HH: Do you believe that there are leaders in the Democratic Party in Congress who also belong to that caucus?

CH: No, I can't say that I do think that. I mean, maybe Cynthia McKinney, who is not exactly a leader. She seems sometimes to talk in a sort of MoveOn.org manner, but no, I think that we're far from that in this case. I think what you have there is again, a sort of fatalism, the feeling that if you can say a war is unwinnable, you've also said it's wrong. In other words, that you would desert the side you were on if you thought things were going badly. That's a moral degeneracy of a different kind.
Hitchens then talks of what unnamed media person said to him - that he's suddenly wondering if the media and perhaps the Democrats are giving the terrorists in Iraq the impression that all they have to do is hold on untilthe Bush administration is out of office and then we'll be out of there. So, the terrorists know that all they have to do is keep up a level of violence for the next two and a half years and then the U.S. will leave under a new Democratic president and they'll have free rein in the place. Is that the message that Democrats really want to be sending?
Lorie Byrd has a column up today at Townhall pondering why the media has suddenly become interested in how the military in Iraq feels about the war.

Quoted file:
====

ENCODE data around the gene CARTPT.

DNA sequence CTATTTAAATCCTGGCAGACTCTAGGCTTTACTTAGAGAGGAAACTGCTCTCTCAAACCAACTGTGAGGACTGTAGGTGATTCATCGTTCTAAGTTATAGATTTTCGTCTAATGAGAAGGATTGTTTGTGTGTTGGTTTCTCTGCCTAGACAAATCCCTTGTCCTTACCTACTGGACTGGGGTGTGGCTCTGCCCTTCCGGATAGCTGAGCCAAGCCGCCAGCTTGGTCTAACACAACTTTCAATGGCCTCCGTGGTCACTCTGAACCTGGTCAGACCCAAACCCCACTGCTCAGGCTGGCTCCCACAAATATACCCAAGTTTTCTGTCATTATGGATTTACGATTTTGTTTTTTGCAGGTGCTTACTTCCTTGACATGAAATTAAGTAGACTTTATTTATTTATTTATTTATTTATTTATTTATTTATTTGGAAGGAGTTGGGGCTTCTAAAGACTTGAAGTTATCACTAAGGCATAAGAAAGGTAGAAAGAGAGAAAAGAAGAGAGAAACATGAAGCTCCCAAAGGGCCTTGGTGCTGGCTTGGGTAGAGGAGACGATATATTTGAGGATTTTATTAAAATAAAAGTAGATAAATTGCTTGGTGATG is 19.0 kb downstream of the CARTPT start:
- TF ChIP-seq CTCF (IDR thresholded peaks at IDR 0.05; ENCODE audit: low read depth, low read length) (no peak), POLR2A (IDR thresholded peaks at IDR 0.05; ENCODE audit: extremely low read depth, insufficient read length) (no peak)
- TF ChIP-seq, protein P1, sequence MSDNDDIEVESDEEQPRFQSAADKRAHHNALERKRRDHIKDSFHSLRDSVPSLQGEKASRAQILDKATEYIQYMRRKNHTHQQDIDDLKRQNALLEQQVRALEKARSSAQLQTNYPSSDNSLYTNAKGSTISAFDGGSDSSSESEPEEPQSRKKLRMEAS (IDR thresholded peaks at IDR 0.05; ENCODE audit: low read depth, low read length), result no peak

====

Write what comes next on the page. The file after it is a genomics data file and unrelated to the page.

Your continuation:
I don't recall a poll taken of the troops during the Clinton administration to find out how they felt about the operation in Mogadishu. Maybe somebody did take one, but the 99.999 percent disapproval number they got was just more than the media could stand to report. I don't recall a bunch of polls being touted loudly by the media in the Clinton years letting us know how many of the troops respected their commander-in-chief. Certainly polls of the military were done during the Clinton years, but if they were, they were not featured prominently on my nightly newscast. I wonder why that is.

I asked Matt of the excellent military blog Blackfive for his take on the recent efforts of those in the media to determine how the troops feel (Military blogs, referred to as milblogs, are the weblogs maintained by individual members of the military and often include their personal accounts of their experiences in the field, sometimes even including pictures from war zones).